Former Secretary of Defense Robert Gates bemoaned the “oversized egos and undersized backbones” of America’s political leaders, wishing more of them would emulate Brent Scowcroft’s “steadfast integrity, common decency, and moral and political courage” to deal with enormous global challenges.
Speaking at a gala dinner honoring the great soldier, scholar, and statesman as part of the Atlantic Council’s year-long launch of the Brent Scowcroft Center on International Security, Gates declared that he was “deeply concerned with the decline in views and values associated with Brent Scowcroft when it comes to how we govern and relate to one another,” lamenting that “civility, mutual respect, putting country before self and country before party” were “increasingly quaint” and becoming “historic relics.”
For a variety of reasons, including gerrymandered Congressional districts which promote ideological politicians and a “24/7 digital media environment” that advantages “the most extreme and vitriolic views,” Gates believes that American politics has become so polarized as to put our system in danger. We’ve seen a “coarsening and dumbing down” of our national dialogue. As a consequence, Gates argues, compromise has became a dirty word. The “moderate center” which historically governed American foreign policy “is not holding.” And a series of “wave elections” makes it virtually impossible to “sustain strategies beyond one presidency and one Congress.”
Gates’ theme echoed remarks made in a pre-dinner roundtable featuring four former National Security Advisors: Henry Kissinger, Zbigniew Brzezinski, Jim Jones, and Scowcroft.
Brzezinski was the most blunt, declaring “We have this strange situation in which the party in power is kind of almost frozen in the face of this complexity and the party out of power is raving mad.” There’s plenty of blame to go around, Jimmy Carter’s top advisor declared. “The American public is abysmally ignorant about the world” and “we don’t have a mass media that provides a significant degree of pertinent information about the world.”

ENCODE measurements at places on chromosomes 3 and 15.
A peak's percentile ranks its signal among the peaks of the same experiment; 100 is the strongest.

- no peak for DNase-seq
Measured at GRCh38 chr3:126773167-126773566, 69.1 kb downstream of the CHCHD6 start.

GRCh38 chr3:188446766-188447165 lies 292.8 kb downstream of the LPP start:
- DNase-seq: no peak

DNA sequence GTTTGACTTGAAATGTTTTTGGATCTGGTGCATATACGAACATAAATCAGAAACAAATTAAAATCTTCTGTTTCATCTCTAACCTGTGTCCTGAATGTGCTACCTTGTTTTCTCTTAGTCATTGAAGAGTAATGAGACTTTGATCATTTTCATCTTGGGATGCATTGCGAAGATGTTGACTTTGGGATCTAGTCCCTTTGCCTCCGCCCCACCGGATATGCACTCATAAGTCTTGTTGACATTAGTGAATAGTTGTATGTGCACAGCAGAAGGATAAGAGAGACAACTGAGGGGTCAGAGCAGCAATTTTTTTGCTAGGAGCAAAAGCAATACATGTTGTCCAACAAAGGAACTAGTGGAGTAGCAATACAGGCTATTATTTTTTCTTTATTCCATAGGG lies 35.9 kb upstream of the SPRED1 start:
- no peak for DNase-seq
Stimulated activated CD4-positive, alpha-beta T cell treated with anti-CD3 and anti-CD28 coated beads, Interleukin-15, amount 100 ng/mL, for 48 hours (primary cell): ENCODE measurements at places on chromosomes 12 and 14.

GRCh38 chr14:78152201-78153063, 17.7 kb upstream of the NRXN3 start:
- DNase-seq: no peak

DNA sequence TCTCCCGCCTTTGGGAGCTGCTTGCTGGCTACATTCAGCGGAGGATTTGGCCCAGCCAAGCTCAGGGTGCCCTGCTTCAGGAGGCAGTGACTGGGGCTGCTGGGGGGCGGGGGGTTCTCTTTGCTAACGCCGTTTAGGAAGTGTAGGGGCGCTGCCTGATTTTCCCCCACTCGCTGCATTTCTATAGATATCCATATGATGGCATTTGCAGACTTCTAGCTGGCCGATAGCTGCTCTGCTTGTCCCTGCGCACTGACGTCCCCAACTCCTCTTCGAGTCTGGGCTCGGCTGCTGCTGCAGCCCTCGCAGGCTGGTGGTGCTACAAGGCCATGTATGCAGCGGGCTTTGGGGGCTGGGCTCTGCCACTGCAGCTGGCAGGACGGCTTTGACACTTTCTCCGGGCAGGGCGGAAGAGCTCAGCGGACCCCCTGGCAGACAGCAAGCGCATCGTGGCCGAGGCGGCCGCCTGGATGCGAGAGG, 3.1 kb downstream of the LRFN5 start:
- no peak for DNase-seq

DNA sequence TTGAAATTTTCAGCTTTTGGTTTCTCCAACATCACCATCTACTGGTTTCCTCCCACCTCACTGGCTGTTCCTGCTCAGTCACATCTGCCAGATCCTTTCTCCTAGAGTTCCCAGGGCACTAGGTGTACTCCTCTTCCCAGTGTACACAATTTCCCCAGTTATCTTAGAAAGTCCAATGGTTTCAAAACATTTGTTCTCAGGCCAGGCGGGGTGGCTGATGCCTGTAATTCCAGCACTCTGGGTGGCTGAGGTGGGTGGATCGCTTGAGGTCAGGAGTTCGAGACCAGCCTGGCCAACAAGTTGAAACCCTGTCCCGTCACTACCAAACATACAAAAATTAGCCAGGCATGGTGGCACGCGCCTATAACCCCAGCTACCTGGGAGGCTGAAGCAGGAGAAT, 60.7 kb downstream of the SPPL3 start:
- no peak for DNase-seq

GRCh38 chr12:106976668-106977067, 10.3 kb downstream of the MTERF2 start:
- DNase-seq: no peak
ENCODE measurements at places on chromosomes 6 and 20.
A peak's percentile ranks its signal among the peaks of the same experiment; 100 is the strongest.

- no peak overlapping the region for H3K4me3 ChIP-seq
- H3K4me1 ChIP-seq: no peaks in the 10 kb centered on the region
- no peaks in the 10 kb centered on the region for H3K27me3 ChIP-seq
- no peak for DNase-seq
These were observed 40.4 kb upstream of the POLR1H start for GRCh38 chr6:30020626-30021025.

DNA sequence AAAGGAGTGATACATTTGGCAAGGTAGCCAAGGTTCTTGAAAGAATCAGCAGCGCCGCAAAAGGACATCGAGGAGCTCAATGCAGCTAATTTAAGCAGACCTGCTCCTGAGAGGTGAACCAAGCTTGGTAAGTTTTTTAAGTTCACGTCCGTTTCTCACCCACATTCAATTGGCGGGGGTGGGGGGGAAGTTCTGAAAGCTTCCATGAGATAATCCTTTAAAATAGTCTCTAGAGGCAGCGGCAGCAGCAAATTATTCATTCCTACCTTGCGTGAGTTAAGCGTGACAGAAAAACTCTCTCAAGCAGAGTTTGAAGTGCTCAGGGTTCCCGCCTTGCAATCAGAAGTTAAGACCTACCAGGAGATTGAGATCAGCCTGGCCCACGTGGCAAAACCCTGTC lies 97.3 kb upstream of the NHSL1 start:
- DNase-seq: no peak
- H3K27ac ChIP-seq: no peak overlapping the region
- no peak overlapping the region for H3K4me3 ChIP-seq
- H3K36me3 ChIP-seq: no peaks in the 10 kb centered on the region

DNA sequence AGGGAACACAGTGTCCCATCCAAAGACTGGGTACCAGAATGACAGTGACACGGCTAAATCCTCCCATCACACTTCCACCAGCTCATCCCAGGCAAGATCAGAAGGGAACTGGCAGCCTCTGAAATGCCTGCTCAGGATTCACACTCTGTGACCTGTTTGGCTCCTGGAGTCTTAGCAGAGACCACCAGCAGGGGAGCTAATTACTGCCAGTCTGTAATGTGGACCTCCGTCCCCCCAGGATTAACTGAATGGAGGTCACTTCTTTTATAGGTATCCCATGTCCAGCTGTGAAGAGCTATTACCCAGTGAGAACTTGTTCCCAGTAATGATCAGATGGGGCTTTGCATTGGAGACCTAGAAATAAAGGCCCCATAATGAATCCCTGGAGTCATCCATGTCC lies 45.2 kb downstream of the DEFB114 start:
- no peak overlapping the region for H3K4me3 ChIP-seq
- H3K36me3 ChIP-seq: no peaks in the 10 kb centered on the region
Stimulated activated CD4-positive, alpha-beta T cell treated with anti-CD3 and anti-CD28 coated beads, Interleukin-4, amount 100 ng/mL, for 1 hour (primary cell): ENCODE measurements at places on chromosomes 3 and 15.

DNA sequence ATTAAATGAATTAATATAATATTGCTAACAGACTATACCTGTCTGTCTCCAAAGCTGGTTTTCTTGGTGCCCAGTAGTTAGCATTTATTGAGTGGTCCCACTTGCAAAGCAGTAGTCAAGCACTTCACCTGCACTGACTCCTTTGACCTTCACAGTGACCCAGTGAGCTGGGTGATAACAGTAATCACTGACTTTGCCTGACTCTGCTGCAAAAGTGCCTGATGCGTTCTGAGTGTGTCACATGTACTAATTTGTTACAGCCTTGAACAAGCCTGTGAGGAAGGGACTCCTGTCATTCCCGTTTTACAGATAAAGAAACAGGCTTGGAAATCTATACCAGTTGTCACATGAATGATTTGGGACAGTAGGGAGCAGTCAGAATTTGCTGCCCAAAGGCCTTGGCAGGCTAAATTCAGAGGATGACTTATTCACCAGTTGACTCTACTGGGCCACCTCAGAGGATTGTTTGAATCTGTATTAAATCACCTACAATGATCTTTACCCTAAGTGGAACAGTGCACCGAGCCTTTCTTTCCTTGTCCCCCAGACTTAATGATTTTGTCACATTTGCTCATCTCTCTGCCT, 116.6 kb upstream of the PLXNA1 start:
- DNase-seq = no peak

Mostly, though, he blamed our political leaders, observing that George H.W. Bush was the last president to truly understand how to lead the world, charging that all subsequent presidents–including his own party’s Bill Clinton and Barack Obama–have been “inward looking” and lacking a grand strategy. Additionally, the political climate and the need to pander to a simplistic electorate leads to “demagoguery” which in turn “imperils intelligent decision-making.”
Kissinger agreed, observing that “there are too many tactical issues for any National Security Advisor to solve.” The truly effective ones keep their focus on the strategic level issues, which Kissinger allowed is incredibly difficult given “the philosophical and cultural problem as a society of immediacy.”
Jones served the sitting president and was naturally far more cautious. But he allowed that the media and political climate forces politicians to focus on the minute-by-minute fight over issues, which “makes strategic thinking next to impossible.”
Additionally, Jones warned that “We must get our own economic house in order.” He lamented that “Decline comes when a nation is not doing the things it knows it must do.” He cited America’s decades-long refusal to come up with a sustainable energy problem, despite repeated system shocks.
Scowcroft concurred but noted with characteristic understatement, “The world is not going to call a recess” while America sorts out its own problems.
James Joyner is managing editor of the Atlantic Council.